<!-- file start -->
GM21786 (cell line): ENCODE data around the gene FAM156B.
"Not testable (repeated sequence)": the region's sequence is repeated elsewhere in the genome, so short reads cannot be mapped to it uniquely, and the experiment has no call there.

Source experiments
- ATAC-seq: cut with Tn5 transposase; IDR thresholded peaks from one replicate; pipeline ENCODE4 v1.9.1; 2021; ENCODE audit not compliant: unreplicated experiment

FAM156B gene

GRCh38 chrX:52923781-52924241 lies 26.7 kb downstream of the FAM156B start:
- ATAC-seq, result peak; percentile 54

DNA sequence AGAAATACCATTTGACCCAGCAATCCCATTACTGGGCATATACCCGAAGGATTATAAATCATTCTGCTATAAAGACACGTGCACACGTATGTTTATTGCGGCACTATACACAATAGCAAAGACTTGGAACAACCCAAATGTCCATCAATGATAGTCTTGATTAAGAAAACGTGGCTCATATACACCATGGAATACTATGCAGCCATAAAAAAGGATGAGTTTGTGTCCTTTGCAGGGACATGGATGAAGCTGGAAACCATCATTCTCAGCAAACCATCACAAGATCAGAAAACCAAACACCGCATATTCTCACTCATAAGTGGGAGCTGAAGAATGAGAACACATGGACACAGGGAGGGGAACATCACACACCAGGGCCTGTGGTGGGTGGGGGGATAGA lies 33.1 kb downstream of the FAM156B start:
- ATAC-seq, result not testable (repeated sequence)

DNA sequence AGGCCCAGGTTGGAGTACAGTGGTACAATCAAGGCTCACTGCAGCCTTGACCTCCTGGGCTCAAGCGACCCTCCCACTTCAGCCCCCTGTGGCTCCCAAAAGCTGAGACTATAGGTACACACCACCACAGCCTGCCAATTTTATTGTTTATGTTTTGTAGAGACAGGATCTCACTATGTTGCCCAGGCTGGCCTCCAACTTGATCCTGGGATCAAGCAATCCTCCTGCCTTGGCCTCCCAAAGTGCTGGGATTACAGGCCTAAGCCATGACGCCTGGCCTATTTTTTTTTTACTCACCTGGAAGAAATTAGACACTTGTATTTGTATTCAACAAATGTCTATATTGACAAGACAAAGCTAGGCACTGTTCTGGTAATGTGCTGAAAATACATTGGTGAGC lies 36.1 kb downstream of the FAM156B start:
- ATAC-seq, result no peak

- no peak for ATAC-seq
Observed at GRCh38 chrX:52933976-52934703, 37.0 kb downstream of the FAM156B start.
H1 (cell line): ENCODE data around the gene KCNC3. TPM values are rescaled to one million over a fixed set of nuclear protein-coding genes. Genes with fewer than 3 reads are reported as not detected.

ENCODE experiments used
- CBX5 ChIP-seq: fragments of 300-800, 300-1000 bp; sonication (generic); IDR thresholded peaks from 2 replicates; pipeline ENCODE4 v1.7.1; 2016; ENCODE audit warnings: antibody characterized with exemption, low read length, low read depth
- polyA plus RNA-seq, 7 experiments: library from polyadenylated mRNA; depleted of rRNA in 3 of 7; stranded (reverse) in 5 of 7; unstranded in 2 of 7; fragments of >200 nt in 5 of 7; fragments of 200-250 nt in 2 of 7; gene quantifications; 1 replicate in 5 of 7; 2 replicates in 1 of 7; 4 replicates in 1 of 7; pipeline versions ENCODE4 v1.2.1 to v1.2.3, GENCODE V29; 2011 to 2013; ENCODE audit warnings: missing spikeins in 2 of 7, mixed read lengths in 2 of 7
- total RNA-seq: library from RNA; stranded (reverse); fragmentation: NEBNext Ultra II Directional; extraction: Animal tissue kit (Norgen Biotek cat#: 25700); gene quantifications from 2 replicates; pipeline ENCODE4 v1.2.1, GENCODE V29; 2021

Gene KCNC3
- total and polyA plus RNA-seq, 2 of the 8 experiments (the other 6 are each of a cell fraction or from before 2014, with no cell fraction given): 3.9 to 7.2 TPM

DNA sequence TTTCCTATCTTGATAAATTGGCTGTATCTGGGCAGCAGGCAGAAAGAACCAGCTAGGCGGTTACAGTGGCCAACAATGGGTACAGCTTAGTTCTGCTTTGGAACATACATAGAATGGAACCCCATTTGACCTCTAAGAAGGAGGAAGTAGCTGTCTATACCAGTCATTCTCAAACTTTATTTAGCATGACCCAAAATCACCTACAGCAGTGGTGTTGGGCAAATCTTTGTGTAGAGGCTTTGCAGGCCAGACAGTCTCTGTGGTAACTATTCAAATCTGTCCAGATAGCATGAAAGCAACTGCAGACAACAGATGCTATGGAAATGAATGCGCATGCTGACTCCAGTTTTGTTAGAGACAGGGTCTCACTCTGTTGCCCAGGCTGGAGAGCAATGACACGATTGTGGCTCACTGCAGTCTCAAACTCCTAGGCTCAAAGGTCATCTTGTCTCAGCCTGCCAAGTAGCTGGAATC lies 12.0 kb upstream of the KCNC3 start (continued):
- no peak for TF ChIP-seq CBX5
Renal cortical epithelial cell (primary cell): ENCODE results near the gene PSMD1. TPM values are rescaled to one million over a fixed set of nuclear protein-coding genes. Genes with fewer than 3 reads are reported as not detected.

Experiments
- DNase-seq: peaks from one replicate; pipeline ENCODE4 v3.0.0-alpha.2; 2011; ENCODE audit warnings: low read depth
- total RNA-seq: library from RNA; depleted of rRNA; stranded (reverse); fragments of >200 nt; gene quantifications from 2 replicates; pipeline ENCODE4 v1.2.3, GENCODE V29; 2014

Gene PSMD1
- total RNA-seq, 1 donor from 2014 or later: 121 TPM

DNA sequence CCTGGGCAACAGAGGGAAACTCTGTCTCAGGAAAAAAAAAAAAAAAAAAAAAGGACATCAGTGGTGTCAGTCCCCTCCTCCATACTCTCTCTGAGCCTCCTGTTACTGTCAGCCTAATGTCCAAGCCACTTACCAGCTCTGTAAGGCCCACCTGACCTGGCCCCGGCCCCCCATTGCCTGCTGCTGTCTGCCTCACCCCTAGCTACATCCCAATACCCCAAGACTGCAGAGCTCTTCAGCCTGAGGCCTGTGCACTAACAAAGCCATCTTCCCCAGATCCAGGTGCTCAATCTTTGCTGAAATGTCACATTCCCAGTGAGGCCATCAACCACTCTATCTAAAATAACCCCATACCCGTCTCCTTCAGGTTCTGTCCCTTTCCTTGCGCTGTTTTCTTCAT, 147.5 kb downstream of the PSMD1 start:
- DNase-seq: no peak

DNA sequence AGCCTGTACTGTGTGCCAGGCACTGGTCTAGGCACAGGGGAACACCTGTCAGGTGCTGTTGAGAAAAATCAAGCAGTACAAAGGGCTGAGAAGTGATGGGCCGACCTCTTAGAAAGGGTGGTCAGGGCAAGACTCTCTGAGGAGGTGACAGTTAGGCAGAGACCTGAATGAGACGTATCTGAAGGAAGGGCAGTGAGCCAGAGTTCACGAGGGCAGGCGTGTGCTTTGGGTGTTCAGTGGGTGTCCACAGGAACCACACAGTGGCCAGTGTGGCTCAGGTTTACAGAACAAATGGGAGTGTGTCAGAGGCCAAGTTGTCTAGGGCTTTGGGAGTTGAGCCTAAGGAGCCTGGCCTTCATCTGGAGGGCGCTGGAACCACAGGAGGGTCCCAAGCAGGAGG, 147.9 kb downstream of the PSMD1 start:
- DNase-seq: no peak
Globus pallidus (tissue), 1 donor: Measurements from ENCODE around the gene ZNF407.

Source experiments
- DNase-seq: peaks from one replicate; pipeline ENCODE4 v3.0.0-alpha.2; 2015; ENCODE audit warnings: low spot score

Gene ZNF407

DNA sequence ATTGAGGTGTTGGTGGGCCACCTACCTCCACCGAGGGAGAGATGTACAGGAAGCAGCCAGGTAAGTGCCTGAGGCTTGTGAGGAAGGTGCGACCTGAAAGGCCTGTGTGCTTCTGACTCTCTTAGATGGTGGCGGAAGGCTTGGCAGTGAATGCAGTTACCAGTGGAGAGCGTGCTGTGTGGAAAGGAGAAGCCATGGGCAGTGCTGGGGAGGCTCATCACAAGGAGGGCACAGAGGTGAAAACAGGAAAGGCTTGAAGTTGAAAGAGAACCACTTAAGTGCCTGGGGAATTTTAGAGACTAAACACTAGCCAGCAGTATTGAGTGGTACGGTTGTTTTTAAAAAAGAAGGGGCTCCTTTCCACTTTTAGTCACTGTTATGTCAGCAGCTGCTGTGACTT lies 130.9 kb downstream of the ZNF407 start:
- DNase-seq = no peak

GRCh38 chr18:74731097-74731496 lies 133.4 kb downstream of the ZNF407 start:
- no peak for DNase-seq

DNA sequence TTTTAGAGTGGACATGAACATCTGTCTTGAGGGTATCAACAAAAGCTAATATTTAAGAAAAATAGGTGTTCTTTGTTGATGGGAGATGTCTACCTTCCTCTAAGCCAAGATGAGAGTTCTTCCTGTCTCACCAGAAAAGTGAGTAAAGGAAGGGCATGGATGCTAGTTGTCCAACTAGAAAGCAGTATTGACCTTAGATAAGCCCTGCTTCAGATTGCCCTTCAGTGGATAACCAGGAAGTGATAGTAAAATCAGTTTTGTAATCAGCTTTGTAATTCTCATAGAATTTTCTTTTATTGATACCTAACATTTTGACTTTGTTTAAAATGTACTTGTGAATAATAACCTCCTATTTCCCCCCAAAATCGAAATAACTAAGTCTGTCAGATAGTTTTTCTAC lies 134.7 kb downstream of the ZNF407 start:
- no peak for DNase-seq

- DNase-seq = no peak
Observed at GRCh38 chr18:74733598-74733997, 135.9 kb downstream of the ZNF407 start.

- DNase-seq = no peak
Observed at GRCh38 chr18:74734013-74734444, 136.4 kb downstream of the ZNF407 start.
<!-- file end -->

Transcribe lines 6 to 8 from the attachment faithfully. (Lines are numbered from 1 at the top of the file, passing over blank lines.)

GRCh38 chrX:52923781-52924241 lies 26.7 kb downstream of the FAM156B start:
- ATAC-seq, result peak; percentile 54

DNA sequence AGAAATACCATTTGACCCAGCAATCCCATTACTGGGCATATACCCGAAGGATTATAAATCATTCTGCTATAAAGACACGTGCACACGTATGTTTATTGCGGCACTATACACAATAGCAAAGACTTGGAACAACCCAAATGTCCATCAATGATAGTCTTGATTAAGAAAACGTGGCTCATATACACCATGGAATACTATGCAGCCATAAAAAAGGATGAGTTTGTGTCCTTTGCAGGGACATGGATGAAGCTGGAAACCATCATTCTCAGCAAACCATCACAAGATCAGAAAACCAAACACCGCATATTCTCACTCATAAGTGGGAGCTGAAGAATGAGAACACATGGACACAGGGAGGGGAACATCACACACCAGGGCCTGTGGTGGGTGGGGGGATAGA lies 33.1 kb downstream of the FAM156B start: